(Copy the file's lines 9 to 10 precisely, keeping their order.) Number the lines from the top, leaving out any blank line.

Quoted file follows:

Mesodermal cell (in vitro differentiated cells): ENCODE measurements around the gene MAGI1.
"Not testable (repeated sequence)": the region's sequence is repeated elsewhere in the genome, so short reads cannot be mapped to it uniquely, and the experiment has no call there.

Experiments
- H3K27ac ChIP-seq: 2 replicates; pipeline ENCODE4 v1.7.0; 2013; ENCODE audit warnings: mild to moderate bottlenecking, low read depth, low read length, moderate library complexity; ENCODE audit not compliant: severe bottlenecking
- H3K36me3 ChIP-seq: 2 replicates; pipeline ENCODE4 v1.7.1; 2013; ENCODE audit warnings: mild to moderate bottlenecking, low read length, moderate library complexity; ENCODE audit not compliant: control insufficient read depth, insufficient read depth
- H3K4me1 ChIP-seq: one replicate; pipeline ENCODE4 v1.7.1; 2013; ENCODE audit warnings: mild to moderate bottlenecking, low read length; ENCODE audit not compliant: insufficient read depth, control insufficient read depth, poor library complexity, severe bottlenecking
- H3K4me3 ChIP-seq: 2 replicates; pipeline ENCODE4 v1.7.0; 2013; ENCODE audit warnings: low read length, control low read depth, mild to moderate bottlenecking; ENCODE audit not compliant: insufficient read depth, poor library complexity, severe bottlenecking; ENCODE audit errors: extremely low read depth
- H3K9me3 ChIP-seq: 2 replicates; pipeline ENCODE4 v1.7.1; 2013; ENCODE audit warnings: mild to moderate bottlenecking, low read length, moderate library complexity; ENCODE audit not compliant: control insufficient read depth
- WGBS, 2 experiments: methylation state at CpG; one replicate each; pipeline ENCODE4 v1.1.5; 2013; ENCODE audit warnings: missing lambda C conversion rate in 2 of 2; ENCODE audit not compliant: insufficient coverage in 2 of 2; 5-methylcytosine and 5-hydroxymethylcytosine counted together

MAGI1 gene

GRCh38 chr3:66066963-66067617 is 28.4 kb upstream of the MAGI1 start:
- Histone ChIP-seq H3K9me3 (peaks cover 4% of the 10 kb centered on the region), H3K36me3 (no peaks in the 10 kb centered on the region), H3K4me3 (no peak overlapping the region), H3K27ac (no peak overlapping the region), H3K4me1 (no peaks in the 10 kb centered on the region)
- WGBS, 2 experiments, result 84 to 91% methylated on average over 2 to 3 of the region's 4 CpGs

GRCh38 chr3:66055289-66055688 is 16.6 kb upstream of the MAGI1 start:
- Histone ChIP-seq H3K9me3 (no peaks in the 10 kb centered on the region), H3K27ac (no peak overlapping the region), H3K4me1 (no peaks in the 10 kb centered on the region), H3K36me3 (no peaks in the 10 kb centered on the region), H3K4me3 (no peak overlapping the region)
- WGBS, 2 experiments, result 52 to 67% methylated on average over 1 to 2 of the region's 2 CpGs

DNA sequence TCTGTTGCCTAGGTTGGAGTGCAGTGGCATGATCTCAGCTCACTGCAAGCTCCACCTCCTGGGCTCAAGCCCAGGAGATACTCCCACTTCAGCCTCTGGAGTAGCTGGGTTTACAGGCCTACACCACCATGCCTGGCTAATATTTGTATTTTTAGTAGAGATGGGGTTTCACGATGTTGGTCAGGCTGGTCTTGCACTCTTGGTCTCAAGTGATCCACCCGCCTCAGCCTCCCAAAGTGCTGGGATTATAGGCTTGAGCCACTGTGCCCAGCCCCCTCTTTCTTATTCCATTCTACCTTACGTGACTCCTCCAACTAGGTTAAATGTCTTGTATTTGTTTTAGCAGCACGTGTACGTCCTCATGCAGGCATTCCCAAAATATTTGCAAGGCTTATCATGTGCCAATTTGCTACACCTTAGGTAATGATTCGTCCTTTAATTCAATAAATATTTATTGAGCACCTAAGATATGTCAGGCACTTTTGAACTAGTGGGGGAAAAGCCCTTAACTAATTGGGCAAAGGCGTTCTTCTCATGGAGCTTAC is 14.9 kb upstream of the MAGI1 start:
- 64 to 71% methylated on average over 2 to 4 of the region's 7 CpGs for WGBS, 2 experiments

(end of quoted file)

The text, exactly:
- WGBS, 2 experiments: methylation state at CpG; one replicate each; pipeline ENCODE4 v1.1.5; 2013; ENCODE audit warnings: missing lambda C conversion rate in 2 of 2; ENCODE audit not compliant: insufficient coverage in 2 of 2; 5-methylcytosine and 5-hydroxymethylcytosine counted together

MAGI1 gene